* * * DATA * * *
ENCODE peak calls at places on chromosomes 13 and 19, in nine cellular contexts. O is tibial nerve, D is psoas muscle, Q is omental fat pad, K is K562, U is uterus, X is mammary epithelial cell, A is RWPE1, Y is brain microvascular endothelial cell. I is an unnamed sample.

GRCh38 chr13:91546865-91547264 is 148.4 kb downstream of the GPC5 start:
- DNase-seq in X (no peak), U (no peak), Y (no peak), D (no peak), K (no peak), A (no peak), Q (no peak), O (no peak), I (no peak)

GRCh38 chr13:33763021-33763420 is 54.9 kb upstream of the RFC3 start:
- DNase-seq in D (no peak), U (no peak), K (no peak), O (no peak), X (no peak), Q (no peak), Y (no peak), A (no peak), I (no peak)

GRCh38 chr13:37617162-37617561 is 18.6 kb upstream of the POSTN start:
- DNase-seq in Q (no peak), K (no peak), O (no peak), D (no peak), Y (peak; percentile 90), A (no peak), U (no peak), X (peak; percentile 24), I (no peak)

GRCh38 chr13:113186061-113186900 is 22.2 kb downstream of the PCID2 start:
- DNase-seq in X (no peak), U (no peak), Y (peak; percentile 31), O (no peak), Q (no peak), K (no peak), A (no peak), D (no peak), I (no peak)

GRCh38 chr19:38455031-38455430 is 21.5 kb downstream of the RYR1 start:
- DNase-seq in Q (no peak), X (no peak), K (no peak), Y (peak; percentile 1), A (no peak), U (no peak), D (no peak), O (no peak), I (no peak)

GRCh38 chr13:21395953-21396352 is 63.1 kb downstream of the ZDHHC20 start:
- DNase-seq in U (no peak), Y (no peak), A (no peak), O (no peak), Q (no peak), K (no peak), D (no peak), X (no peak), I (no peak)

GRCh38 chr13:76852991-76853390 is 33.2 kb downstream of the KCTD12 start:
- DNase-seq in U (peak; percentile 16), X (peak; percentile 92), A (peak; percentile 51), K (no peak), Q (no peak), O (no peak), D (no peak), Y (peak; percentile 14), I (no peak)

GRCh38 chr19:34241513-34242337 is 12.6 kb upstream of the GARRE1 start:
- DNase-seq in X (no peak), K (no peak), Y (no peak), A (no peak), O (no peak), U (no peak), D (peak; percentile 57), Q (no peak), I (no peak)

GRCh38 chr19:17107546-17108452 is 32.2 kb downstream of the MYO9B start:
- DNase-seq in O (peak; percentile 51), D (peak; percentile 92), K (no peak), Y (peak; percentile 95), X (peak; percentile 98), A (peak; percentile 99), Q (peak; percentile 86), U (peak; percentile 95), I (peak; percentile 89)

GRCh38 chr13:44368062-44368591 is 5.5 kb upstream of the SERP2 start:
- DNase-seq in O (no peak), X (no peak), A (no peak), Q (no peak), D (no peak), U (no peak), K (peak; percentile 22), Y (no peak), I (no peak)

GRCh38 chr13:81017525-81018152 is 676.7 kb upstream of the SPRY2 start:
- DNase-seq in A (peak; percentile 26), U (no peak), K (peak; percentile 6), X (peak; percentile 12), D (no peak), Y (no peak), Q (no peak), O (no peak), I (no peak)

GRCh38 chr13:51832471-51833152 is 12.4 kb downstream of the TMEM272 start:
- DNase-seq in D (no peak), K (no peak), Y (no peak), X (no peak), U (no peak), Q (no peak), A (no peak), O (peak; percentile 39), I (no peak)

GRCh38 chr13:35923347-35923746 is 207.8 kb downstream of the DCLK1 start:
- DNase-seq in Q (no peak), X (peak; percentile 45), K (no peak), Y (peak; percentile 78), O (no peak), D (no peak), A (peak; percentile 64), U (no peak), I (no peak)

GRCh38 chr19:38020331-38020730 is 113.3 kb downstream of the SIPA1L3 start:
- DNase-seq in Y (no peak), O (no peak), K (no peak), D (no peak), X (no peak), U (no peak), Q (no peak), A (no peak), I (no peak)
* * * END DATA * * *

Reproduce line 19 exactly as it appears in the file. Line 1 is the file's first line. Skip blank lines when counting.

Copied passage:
- DNase-seq in O (peak; percentile 51), D (peak; percentile 92), K (no peak), Y (peak; percentile 95), X (peak; percentile 98), A (peak; percentile 99), Q (peak; percentile 86), U (peak; percentile 95), I (peak; percentile 89)